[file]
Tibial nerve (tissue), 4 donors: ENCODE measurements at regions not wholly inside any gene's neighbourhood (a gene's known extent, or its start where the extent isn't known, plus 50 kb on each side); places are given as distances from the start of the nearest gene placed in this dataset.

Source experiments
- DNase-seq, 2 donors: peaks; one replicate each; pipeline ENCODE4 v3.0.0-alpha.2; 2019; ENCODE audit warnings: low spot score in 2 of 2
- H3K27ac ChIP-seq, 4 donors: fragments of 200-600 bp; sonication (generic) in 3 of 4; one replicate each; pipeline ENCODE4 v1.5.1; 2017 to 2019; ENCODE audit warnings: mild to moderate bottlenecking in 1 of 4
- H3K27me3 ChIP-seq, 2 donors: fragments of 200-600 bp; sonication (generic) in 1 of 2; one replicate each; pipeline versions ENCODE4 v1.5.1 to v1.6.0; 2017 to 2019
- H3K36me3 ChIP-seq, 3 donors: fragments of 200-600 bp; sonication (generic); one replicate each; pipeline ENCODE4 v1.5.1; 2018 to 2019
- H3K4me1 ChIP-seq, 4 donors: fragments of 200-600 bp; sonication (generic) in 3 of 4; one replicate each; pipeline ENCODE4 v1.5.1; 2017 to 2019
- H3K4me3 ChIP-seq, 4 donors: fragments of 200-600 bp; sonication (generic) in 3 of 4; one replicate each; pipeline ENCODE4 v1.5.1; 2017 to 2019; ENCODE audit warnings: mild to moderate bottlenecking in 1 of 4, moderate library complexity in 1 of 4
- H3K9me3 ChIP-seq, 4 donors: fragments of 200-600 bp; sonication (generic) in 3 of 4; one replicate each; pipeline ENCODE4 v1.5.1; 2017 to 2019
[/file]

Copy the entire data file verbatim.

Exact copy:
Tibial nerve (tissue), 4 donors: ENCODE measurements at regions not wholly inside any gene's neighbourhood (a gene's known extent, or its start where the extent isn't known, plus 50 kb on each side); places are given as distances from the start of the nearest gene placed in this dataset.

Source experiments
- DNase-seq, 2 donors: peaks; one replicate each; pipeline ENCODE4 v3.0.0-alpha.2; 2019; ENCODE audit warnings: low spot score in 2 of 2
- H3K27ac ChIP-seq, 4 donors: fragments of 200-600 bp; sonication (generic) in 3 of 4; one replicate each; pipeline ENCODE4 v1.5.1; 2017 to 2019; ENCODE audit warnings: mild to moderate bottlenecking in 1 of 4
- H3K27me3 ChIP-seq, 2 donors: fragments of 200-600 bp; sonication (generic) in 1 of 2; one replicate each; pipeline versions ENCODE4 v1.5.1 to v1.6.0; 2017 to 2019
- H3K36me3 ChIP-seq, 3 donors: fragments of 200-600 bp; sonication (generic); one replicate each; pipeline ENCODE4 v1.5.1; 2018 to 2019
- H3K4me1 ChIP-seq, 4 donors: fragments of 200-600 bp; sonication (generic) in 3 of 4; one replicate each; pipeline ENCODE4 v1.5.1; 2017 to 2019
- H3K4me3 ChIP-seq, 4 donors: fragments of 200-600 bp; sonication (generic) in 3 of 4; one replicate each; pipeline ENCODE4 v1.5.1; 2017 to 2019; ENCODE audit warnings: mild to moderate bottlenecking in 1 of 4, moderate library complexity in 1 of 4
- H3K9me3 ChIP-seq, 4 donors: fragments of 200-600 bp; sonication (generic) in 3 of 4; one replicate each; pipeline ENCODE4 v1.5.1; 2017 to 2019